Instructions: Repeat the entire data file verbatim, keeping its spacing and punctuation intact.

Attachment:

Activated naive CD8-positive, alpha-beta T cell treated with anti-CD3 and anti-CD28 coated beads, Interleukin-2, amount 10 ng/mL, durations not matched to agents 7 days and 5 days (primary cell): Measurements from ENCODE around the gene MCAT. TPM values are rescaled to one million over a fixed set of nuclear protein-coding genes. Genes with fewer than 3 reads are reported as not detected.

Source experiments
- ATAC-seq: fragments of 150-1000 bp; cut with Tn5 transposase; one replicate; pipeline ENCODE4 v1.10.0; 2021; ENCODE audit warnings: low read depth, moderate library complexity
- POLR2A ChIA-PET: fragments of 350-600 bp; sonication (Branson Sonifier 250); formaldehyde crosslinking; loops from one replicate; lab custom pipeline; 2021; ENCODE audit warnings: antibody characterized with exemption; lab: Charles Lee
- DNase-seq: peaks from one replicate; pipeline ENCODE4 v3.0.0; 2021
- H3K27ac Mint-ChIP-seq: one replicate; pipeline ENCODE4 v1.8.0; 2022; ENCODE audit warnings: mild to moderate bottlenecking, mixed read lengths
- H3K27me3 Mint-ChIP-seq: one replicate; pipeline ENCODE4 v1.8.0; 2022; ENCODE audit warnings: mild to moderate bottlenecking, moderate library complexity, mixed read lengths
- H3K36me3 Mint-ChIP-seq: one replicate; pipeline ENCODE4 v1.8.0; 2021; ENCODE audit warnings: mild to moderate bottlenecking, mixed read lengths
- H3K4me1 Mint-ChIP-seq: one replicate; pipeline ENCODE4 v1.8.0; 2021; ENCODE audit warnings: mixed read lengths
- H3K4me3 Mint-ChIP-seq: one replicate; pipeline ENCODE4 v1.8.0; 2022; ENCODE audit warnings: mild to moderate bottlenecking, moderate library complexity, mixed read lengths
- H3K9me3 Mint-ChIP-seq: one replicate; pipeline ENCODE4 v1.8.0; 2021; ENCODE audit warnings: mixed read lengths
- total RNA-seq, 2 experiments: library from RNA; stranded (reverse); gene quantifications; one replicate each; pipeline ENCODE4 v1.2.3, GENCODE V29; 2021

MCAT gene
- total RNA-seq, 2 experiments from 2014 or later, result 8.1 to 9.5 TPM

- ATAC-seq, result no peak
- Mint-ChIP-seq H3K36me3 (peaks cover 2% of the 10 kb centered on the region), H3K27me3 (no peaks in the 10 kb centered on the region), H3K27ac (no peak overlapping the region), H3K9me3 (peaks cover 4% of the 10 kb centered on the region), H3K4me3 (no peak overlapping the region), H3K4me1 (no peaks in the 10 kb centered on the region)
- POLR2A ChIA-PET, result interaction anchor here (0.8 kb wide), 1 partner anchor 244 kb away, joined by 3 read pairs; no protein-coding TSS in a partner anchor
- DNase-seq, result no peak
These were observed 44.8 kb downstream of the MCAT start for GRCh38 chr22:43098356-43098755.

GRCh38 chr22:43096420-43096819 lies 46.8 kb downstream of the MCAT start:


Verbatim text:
Activated naive CD8-positive, alpha-beta T cell treated with anti-CD3 and anti-CD28 coated beads, Interleukin-2, amount 10 ng/mL, durations not matched to agents 7 days and 5 days (primary cell): Measurements from ENCODE around the gene MCAT. TPM values are rescaled to one million over a fixed set of nuclear protein-coding genes. Genes with fewer than 3 reads are reported as not detected.

Source experiments
- ATAC-seq: fragments of 150-1000 bp; cut with Tn5 transposase; one replicate; pipeline ENCODE4 v1.10.0; 2021; ENCODE audit warnings: low read depth, moderate library complexity
- POLR2A ChIA-PET: fragments of 350-600 bp; sonication (Branson Sonifier 250); formaldehyde crosslinking; loops from one replicate; lab custom pipeline; 2021; ENCODE audit warnings: antibody characterized with exemption; lab: Charles Lee
- DNase-seq: peaks from one replicate; pipeline ENCODE4 v3.0.0; 2021
- H3K27ac Mint-ChIP-seq: one replicate; pipeline ENCODE4 v1.8.0; 2022; ENCODE audit warnings: mild to moderate bottlenecking, mixed read lengths
- H3K27me3 Mint-ChIP-seq: one replicate; pipeline ENCODE4 v1.8.0; 2022; ENCODE audit warnings: mild to moderate bottlenecking, moderate library complexity, mixed read lengths
- H3K36me3 Mint-ChIP-seq: one replicate; pipeline ENCODE4 v1.8.0; 2021; ENCODE audit warnings: mild to moderate bottlenecking, mixed read lengths
- H3K4me1 Mint-ChIP-seq: one replicate; pipeline ENCODE4 v1.8.0; 2021; ENCODE audit warnings: mixed read lengths
- H3K4me3 Mint-ChIP-seq: one replicate; pipeline ENCODE4 v1.8.0; 2022; ENCODE audit warnings: mild to moderate bottlenecking, moderate library complexity, mixed read lengths
- H3K9me3 Mint-ChIP-seq: one replicate; pipeline ENCODE4 v1.8.0; 2021; ENCODE audit warnings: mixed read lengths
- total RNA-seq, 2 experiments: library from RNA; stranded (reverse); gene quantifications; one replicate each; pipeline ENCODE4 v1.2.3, GENCODE V29; 2021

MCAT gene
- total RNA-seq, 2 experiments from 2014 or later, result 8.1 to 9.5 TPM

- ATAC-seq, result no peak
- Mint-ChIP-seq H3K36me3 (peaks cover 2% of the 10 kb centered on the region), H3K27me3 (no peaks in the 10 kb centered on the region), H3K27ac (no peak overlapping the region), H3K9me3 (peaks cover 4% of the 10 kb centered on the region), H3K4me3 (no peak overlapping the region), H3K4me1 (no peaks in the 10 kb centered on the region)
- POLR2A ChIA-PET, result interaction anchor here (0.8 kb wide), 1 partner anchor 244 kb away, joined by 3 read pairs; no protein-coding TSS in a partner anchor
- DNase-seq, result no peak
These were observed 44.8 kb downstream of the MCAT start for GRCh38 chr22:43098356-43098755.

GRCh38 chr22:43096420-43096819 lies 46.8 kb downstream of the MCAT start: